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Foreign Affairs Council/General Affairs Councils

Volume 565: debated on Monday 1 July 2013

I attended the Foreign Affairs Council (FAC) on 24 June and the General Affairs Council (GAC) on 25 June. The Foreign Affairs Council was chaired by the High Representative of the European Union for Foreign Affairs and Security Policy, Baroness Ashton of Upholland, and the General Affairs Council by the Irish presidency. The meetings were held in Luxembourg.

Commissioners Hedegaard (Climate Action), Ftile (Enlargement and European Neighbourhood Policy) and Piebalgs (Development) were in attendance for some of the discussions at the FAC.

Commissioners Šefcovic (Inter-Institutional Relations and Administration), Lewandowski (Financial Programming and Budget), and Füle were in attendance for some of the discussions at the GAC.

Foreign Affairs Council

A provisional report of the meeting and conclusions adopted can be found at: http://www.consilium.europa. eu/uedocs/cms_data/docs/pressdata/EN/foraff/137593.pdf.


Baroness Ashton raised the outcome of the elections in Iran and assured Ministers that she would seize any opportunity for greater engagement on the nuclear issue.

Baroness Ashton updated the Council on the situation regarding Turkey, expressing concern about the Government’s and police’s handling of the recent protests while stressing the importance of the EU remaining engaged.

Eastern Partnership

Baroness Ashton noted the good progress made in the association agreement (AA) negotiations with Armenia, Georgia and Moldova, and the real prospect that they would be initialled at the eastern partnership summit in Vilnius in November. The European External Action Service (EEAS) and Commission maintained regular and intense dialogue with Ukraine, underlining the need for the December 2012 FAC conclusion benchmarks to be met.

I underlined that the UK wanted a successful summit and hoped that some of the AAs could be signed/initialled at Vilnius, assuming the documents were technically ready and remaining conditions met. The UK wanted to move forward with Ukraine, but significant concerns remained. In this climate signature at Vilnius could not be guaranteed, so the EU would need to consider alternative measures of success.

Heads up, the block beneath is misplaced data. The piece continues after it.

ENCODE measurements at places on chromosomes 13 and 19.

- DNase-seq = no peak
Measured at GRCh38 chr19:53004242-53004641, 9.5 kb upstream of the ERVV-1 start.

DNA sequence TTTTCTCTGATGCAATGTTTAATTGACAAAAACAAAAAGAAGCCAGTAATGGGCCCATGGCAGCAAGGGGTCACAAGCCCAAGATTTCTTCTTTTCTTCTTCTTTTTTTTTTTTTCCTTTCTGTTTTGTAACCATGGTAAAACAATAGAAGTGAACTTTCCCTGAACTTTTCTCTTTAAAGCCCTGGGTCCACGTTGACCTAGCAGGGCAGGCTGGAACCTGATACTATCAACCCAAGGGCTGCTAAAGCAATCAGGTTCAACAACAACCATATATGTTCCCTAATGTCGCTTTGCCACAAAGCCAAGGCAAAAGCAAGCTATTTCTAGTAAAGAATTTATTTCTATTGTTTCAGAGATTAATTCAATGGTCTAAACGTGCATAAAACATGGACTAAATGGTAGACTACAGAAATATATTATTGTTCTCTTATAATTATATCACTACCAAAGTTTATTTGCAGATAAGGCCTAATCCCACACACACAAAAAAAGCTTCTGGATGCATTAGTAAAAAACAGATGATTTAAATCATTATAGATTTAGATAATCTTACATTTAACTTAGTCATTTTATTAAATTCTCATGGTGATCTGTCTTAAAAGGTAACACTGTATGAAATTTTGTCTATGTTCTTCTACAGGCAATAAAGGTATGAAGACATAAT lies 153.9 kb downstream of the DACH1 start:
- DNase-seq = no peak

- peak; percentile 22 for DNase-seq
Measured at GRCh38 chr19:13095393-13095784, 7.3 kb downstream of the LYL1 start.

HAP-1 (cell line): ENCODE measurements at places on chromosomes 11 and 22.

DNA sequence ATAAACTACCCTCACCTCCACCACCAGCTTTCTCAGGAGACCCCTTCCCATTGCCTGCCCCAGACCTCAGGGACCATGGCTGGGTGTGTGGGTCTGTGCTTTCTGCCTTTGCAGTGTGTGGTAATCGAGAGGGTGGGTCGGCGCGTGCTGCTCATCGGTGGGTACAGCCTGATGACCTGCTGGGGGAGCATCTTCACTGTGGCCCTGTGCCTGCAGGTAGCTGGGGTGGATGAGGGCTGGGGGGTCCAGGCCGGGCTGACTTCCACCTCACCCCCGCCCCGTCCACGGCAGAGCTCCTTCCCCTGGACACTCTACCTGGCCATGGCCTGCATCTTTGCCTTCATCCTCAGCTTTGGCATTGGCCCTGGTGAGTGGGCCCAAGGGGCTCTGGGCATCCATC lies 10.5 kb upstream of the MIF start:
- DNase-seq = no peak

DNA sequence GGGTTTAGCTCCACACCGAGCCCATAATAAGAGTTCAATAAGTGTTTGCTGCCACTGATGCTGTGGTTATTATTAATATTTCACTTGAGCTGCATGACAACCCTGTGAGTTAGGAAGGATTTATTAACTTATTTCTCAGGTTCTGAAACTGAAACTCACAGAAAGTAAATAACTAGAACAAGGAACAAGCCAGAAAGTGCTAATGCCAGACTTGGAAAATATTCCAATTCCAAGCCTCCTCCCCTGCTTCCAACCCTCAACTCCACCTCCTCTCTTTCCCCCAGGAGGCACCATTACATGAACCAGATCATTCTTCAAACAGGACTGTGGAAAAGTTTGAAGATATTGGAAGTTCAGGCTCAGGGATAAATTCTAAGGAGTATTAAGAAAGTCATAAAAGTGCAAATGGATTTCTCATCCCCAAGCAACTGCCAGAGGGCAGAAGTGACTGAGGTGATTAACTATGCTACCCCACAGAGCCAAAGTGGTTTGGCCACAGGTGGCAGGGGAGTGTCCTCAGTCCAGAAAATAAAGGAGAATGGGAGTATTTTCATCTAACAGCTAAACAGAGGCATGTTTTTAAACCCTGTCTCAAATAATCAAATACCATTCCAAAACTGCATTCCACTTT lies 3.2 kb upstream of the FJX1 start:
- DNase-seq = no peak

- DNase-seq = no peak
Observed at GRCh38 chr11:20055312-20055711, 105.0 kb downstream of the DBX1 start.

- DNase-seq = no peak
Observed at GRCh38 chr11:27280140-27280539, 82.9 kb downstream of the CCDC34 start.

Climate Diplomacy

Baroness Ashton and Commissioner Hedegaard introduced the second FAC discussion of climate diplomacy following the previous discussion in July 2011. Climate change was a core foreign policy issue given its security, economic and physical impacts. The EU had played a key role in the agreement at the UN climate change conference in Durban in 2011 thanks to our ability to speak with one voice and build the right alliances with over 100 progressive developing countries.

Member states strongly supported the EEAS and Commission work, reflection paper and proposed way ahead. I emphasised that the commitments from Durban were only achievable with political support at the highest levels so, with a critical two years ahead, we needed to raise the issue of climate change at the strategic level, across the EEAS, Commission and member states. Conclusions were agreed and it was decided that the FAC should return to this next year.

Middle East Peace Process (MEPP)